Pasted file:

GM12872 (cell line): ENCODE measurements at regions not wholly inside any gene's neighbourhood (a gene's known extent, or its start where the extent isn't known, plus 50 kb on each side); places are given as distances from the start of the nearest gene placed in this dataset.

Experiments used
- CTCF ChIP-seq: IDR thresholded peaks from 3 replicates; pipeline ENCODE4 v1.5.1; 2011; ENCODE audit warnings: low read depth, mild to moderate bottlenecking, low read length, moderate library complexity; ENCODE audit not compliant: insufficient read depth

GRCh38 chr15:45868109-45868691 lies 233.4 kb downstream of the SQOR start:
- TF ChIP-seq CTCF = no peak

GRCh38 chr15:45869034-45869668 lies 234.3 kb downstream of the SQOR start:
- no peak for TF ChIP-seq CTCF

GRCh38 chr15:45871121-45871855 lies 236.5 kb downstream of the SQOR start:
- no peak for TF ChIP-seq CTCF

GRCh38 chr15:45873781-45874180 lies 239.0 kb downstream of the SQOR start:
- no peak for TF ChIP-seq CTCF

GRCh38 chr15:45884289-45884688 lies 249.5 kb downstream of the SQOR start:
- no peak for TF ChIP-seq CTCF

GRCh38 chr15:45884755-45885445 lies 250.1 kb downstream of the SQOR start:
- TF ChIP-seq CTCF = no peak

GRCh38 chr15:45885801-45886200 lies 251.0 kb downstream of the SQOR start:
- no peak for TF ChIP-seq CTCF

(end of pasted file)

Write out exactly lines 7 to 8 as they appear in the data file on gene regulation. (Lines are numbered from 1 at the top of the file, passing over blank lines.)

- no peak for TF ChIP-seq CTCF

GRCh38 chr15:45871121-45871855 lies 236.5 kb downstream of the SQOR start: